Our local Walgreens has, inexplicably, big giant screens covering the freezer cases now. It shows general promotions for the contents – soda, snacks, dairy, etc. – until approached, and then it switches to a digital display of what's inside and how much it costs. But you still have to open the door to see what they have in stock. I can't really understand the advantages to this system. It doesn't keep the cold in, if people still have to open the door. It doesn't let someone see the packaging of their favorite soda (or a curious new one) from aisles away. So where's the cost advantage? In user data-tracking, as noted in this Vox report, "the new freezer doors have cameras, motion sensors, and eye-tracking capabilities, which allow them to guess a shopper’s gender and age, as well as note how much time they spend looking at individual products. The screens use this information to select which ads to display and which promotions to show. According to the Fast Company piece, they can even figure out 'your emotional response' to individual products."

Our Walgreens freezers don’t show ads for specific products yet. But they probably will soon. Maybe with QR codes for coupons.

If phonewalling access to food is okay when it's a fast-food treat, when else is it okay? What about drugstore freezer-case food? Scan the QR code displayed on the freezer case to unlock it and then you can get to the ice cream. Nobody needs ice cream, so it's fine, right?

We could just phonewall all the junk food – the obesity epidemic disproportionately affects low-income people, so this would be helping them, right?

Okay, I said it was a whole other matter, but seriously: Low-income people often lean on fast food, frozen food, and preservative-laden easy-prep pantry meals precisely because they've got the best value of price-per-ounce (and, yes, price-per-calorie) and because there are lower opportunity costs in terms of preparation time and energy and clean-up time. Also because those foods are more shelf-stable and keep longer – so, if your time and energy is both limited and fluctuating, you don't end up having to throw away good fresh ingredients because they've gone bad before you can actually afford the time/energy to cook with them.

It should be a treat to eat junk food; but the way wages and prices and available time have changed (or not, as the case may be), sometimes it seems like a liability not to. It kicks the costs down the road, for certain, and maybe even increases them – with healthcare costs, medication costs, and even potential loss of wages since some studies show that people are less likely to hire or promote the obese – but, man, sometimes you just want to eat today, y'know?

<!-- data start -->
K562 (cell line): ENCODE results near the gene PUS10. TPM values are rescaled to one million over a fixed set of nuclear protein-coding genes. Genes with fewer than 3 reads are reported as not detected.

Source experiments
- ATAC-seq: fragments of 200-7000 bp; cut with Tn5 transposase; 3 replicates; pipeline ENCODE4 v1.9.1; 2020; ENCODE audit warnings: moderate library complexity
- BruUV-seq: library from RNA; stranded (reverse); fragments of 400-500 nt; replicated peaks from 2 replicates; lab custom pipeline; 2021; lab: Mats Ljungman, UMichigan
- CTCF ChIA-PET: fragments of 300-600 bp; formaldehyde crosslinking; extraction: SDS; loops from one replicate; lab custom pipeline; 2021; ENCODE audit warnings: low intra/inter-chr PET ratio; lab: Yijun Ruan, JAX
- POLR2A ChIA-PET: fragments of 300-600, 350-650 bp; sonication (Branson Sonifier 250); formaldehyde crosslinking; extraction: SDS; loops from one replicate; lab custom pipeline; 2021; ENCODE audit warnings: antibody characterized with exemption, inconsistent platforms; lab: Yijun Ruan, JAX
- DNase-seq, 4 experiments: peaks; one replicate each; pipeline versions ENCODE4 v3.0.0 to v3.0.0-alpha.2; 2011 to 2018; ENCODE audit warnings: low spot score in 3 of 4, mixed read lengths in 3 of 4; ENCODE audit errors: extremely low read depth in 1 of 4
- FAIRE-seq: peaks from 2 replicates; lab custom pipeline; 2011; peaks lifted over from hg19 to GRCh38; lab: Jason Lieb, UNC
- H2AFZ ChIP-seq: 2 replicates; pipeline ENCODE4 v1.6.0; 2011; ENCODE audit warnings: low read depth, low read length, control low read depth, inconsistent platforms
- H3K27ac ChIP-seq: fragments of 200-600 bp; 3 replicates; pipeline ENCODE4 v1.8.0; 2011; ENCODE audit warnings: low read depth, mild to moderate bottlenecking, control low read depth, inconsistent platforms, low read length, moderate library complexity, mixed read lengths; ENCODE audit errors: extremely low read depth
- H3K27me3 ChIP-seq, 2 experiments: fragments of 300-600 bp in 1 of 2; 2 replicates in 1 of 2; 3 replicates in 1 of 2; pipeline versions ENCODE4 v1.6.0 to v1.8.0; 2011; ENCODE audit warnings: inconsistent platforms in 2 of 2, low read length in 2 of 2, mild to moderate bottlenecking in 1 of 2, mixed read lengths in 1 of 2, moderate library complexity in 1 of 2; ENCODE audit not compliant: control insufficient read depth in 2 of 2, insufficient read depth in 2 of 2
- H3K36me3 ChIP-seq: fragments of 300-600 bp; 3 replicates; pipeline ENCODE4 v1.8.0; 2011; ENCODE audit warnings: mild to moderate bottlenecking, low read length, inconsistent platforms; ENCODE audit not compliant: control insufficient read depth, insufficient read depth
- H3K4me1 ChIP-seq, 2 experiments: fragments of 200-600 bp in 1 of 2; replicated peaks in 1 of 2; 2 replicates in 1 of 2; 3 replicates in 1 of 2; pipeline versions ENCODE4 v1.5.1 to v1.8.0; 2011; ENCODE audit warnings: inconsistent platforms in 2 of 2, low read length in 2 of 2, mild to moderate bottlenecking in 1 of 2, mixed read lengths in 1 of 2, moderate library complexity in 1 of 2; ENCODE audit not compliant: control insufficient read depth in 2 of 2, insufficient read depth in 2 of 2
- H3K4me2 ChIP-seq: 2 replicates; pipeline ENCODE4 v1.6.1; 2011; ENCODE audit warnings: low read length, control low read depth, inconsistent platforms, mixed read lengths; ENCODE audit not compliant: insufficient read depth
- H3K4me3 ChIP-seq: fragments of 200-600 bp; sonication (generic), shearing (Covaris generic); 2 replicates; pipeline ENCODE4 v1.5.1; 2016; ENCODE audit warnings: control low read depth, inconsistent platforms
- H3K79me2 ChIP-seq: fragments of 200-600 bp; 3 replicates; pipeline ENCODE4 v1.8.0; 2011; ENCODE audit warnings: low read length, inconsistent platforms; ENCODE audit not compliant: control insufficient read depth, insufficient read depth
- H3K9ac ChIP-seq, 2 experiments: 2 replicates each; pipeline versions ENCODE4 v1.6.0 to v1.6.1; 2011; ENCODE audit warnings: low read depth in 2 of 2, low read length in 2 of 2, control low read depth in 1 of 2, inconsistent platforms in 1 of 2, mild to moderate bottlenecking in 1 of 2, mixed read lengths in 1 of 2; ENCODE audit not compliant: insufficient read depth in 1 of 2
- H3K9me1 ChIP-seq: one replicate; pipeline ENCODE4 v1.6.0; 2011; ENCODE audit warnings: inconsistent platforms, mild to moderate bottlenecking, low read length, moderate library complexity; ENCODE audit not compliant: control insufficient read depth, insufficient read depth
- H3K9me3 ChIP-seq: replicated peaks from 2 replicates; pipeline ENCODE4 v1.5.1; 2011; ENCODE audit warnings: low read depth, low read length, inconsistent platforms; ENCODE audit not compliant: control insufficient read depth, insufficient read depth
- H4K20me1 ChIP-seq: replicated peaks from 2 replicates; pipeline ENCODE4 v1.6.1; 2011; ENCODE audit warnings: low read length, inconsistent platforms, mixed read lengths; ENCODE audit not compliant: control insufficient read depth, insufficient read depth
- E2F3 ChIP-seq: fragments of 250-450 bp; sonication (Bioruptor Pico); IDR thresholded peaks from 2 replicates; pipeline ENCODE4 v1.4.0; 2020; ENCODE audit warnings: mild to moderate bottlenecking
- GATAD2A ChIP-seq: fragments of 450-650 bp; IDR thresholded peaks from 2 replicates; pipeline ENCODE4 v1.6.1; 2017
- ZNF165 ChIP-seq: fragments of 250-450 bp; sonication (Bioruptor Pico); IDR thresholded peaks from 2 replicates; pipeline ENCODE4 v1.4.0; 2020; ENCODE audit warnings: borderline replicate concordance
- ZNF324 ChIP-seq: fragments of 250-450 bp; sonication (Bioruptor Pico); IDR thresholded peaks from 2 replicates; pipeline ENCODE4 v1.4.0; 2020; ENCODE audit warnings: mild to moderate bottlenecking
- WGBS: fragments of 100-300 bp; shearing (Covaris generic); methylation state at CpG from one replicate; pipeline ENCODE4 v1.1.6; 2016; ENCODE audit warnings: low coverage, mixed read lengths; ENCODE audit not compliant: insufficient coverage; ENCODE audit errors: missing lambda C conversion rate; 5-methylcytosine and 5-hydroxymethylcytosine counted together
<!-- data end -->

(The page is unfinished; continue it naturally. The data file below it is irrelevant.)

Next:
It's one thing to try to reward customer loyalty … but if you also put in hurdles so that only certain consumers actually get to, well, consume? That's vexing.

Because, also, you know these things are going to incorporate more rewards tiers. And they're going to integrate more of that consumer data, so that, even if you pay through the app, you’ll be seeing and paying a different price than the people around you. There's something that feels fundamentally unfair about this. This phonewalling establishes a notion that not everything has to cost the same amount to everyone, or to be equally available to everyone.

I say "establishes" – but, really, it's "further entrenches."

Because, well, why not food? It's not like we don't already accept this for other necessary services.

“Consumers! Pay your monthly taco premium to guarantee access to tacos! If you don't subscribe to taco insurance, however, you'll have to pay full-price at the register every time. Taco insurance only covers tacos. Drinks are elective procedures not covered by this policy, no matter how salty the taco may be. Burritos may seem close enough to tacos that they should be covered, but they'll be subjected to a full charge. The premium is still charged regardless of whether tacos are redeemed, and regardless of whether tacos are even available for redemption when you attempt to access the service. Prices and participation may vary; offer valid only at participating locations; Taco Bell may or may not tell you whether what you want is in-network until you're in the door and attempting to access the service. Thank you for enrolling in TacoCare!”

Everything's a subscription.
Everything's a service.
Everything's a racket.